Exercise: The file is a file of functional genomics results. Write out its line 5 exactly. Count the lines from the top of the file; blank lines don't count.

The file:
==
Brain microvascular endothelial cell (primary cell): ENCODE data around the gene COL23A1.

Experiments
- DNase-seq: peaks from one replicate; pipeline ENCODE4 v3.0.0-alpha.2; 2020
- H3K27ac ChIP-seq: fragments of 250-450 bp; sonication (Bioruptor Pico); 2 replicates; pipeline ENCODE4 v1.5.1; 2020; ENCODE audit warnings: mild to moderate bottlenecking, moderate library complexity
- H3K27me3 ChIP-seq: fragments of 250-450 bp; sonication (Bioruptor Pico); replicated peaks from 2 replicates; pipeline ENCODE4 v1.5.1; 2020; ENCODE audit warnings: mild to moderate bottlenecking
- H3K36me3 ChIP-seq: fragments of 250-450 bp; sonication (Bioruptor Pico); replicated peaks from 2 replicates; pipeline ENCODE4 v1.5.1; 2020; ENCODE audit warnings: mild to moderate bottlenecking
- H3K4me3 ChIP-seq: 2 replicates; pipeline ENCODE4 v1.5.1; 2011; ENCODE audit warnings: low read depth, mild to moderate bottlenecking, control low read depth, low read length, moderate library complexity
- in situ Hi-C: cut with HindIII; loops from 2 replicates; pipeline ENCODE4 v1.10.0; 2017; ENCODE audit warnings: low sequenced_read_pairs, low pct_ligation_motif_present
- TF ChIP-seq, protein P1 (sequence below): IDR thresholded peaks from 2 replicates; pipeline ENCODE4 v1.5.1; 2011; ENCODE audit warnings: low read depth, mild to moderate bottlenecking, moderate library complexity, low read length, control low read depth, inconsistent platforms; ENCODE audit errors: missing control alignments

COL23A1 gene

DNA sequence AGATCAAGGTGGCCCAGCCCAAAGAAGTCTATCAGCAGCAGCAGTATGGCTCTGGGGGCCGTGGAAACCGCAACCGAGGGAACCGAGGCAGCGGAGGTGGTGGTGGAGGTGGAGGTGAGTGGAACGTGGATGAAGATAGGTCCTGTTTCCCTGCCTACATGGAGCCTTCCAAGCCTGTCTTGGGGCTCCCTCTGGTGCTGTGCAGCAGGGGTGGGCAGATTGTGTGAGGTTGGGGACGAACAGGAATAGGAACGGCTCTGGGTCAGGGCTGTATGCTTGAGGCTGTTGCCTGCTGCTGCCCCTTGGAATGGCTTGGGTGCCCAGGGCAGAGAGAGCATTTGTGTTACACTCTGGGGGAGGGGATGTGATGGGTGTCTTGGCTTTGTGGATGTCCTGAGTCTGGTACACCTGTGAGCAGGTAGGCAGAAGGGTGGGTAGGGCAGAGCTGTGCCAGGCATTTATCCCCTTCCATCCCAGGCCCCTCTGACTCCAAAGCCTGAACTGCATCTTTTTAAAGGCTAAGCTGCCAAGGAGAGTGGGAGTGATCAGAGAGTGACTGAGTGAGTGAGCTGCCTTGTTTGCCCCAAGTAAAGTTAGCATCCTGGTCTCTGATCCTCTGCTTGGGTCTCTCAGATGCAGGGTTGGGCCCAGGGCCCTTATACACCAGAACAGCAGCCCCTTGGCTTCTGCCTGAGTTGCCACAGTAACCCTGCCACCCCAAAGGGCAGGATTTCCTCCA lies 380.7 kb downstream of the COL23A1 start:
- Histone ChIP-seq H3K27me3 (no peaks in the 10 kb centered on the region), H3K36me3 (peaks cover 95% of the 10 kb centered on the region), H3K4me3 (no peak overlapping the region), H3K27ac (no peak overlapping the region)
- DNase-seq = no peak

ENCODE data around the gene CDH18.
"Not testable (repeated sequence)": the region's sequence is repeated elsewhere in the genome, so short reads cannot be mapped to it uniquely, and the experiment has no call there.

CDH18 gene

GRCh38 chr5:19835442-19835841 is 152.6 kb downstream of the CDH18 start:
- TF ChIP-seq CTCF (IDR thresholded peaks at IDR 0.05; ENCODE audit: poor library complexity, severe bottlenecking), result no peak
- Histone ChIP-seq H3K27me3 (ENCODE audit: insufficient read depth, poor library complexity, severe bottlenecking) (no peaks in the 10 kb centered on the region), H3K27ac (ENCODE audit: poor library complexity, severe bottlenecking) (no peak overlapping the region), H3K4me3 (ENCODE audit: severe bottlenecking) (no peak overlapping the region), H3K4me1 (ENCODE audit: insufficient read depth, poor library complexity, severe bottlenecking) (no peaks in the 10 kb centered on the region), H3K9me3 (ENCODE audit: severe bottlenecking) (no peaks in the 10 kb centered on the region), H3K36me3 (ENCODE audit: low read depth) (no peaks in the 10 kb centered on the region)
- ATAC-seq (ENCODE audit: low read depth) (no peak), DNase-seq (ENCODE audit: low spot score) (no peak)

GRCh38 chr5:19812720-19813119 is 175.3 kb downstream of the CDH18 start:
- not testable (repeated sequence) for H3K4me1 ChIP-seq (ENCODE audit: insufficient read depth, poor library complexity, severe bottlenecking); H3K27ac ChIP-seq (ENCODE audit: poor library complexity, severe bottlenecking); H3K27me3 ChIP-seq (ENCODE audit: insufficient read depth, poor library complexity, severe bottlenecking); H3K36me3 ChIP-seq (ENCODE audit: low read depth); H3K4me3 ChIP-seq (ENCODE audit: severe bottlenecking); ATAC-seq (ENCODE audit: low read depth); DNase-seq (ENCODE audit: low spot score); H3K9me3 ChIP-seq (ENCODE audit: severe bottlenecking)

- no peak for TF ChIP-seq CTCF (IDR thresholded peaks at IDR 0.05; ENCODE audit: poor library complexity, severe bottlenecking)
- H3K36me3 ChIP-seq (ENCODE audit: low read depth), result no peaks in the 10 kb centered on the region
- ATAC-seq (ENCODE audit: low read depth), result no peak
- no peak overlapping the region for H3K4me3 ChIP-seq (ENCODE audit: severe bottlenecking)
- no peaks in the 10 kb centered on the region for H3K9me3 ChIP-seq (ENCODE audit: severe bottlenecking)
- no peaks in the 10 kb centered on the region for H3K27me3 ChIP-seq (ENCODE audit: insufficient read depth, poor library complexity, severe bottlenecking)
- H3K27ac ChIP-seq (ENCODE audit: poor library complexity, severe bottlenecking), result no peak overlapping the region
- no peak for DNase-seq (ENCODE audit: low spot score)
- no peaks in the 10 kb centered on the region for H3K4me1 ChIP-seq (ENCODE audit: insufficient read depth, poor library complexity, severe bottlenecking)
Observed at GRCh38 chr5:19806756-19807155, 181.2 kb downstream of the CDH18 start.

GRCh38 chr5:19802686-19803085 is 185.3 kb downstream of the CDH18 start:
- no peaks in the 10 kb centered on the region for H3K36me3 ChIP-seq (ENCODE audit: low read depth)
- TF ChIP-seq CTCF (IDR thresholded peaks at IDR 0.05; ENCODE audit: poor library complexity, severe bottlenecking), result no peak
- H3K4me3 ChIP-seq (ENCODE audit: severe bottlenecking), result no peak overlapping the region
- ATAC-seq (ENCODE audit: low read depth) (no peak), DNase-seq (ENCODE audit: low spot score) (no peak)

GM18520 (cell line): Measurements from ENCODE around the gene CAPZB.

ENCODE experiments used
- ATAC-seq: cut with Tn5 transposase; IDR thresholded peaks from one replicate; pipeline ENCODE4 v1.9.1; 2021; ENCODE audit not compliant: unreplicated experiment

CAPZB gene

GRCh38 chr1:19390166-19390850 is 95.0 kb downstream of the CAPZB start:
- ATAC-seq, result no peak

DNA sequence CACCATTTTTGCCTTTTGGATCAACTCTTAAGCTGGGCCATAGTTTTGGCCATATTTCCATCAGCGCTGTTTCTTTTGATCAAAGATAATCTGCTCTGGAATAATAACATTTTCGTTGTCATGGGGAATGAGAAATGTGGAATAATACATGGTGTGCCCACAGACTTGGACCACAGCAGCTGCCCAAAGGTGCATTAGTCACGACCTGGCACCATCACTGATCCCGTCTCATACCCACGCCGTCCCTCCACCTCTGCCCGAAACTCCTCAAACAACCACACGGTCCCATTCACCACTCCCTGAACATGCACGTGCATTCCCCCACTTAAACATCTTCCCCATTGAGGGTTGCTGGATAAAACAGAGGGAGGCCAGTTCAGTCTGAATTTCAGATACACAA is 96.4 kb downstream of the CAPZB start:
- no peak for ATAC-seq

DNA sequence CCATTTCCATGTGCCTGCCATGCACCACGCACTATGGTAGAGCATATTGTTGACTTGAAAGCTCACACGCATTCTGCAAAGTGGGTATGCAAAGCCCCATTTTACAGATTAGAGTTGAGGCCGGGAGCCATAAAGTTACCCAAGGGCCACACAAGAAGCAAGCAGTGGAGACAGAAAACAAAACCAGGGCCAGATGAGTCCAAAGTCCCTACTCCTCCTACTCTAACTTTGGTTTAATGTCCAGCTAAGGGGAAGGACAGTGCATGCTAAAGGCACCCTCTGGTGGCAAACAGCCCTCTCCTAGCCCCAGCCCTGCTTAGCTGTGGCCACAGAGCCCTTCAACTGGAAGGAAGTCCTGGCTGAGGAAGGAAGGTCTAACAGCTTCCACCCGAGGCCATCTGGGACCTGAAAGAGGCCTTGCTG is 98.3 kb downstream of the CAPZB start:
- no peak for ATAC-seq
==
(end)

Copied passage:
- H3K27me3 ChIP-seq: fragments of 250-450 bp; sonication (Bioruptor Pico); replicated peaks from 2 replicates; pipeline ENCODE4 v1.5.1; 2020; ENCODE audit warnings: mild to moderate bottlenecking